In January 2009, I was at Campus Party Brasil. This was the second edition of this big LAN party in the country, and as was the norm with the event, they hosted a number of presentations, many of them geared towards developers.
One of the several presentations I watched was by Microsoft. They were basically introducing a new version of Silverlight (and its editors) to the audience.
The presentation left me insulted and outraged.
As a Flash and ActionScript developer at the time, I was specially interested – if somewhat unimpressed so far – in Microsoft’s purported Flash killer. I went into the presentation wanting to hear more about their platform, and while I was aware this presentation was directed towards the general audience of the event, I thought I could learn a thing or two about the product.
My hopes went down the drain quick enough, however, as it became clear right away that the presentation was full of lies and falsehoods. In an attempt to persuade the audience towards their product and against Flash, the entire presentation relied in misrepresenting Flash’s features, exaggerating Silverlight’s capabilities, and overall just misinforming the audience about either of the platforms in an attempt to prove the (nonexistent) superiority of their offering. Interestingly, it seemed to work well, and the audience, composed mostly of technology and design students, accepted the speaker’s very eloquent lies without much questioning.
To me, however, it sent a different, but just as clear, message: stay away from this company. When looking for facts, I very much dislike being lied to, and I was very concerned about a company that feels the need to do so when attempting to sell their product.
After the fact, I wrote a pretty long blog article about the rhetoric of falsehoods in tech. This tactic is not new, of course, and something many companies, including Microsoft, have been known to rely on from time to time.
Nevertheless, I never posted the article. In the end, I didn’t have much stake in the topic, I wasn’t interested in engaging with talking heads, and it was clear the technology wasn’t getting anywhere any time soon.
Still, I assumed that was the norm for Microsoft, and stayed away from them for a while. This bet more or less paid off, as Silverlight was left in limbo, XNA was abandoned in the wilderness, and overall Microsoft wasn’t able to commit to any given platform that I felt like using.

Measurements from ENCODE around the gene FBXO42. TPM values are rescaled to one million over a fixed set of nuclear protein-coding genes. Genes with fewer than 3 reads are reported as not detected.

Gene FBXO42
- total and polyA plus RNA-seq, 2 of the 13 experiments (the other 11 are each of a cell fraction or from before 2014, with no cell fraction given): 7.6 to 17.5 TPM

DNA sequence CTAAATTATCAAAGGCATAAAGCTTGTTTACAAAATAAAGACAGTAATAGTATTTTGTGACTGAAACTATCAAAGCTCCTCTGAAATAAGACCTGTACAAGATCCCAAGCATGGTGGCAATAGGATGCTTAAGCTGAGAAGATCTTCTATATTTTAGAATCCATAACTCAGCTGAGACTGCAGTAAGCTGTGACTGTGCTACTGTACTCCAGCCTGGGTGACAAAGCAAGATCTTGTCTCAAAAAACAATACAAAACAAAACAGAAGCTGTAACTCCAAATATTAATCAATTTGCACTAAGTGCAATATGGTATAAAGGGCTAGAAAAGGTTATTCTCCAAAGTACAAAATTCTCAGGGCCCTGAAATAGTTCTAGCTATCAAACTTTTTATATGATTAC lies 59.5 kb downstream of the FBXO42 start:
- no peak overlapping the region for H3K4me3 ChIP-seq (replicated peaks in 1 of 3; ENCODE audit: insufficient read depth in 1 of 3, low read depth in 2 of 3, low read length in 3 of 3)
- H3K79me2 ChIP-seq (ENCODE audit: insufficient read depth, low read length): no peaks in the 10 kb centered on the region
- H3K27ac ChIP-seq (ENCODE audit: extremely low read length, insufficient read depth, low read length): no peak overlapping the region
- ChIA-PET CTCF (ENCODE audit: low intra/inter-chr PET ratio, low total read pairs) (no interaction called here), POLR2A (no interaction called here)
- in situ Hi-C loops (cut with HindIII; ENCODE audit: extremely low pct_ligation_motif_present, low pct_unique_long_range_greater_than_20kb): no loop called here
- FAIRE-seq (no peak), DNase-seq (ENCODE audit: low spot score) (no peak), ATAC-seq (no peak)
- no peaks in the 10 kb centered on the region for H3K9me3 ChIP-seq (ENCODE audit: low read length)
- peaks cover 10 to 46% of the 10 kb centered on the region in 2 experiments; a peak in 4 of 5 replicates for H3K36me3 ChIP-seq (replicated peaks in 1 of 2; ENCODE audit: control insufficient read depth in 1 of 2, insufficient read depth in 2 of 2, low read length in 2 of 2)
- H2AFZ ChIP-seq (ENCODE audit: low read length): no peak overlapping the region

That was 5 years ago. How things have changed.
They acquired, and released for free, the most popular Unity development extension plugin. They just rolled out a free version of Visual Studio Professional. The .NET Runtime is now available as open source in GitHub. They have created one of the best ES6-like/JS-transpiler languages, TypeScript. I used to hate the typical .NET APIs, but my current favorite language is easily C#, including its libraries. Windows 10 will be a free upgrade for users of Windows 7. Even their browser engine is looking good, and a new wrapper won’t hurt. This all came with a change of tone I could not have predicted 5 years ago.
This is a new Microsoft.
I wouldn’t say it’s all because of a new CEO. More than a top-down decision to become better, maybe what’s happening here is the shedding of old habits, and the awaited abandonment of hostile tactics that used to work in software development 20 years ago; if anything, it’s the understanding that making developers (and users) happy matters, and the lack of lies and free access to tools help too.
In this day and age, I know better than to commit to any single given platform. But so far I’ve certainly been enjoying this new Microsoft.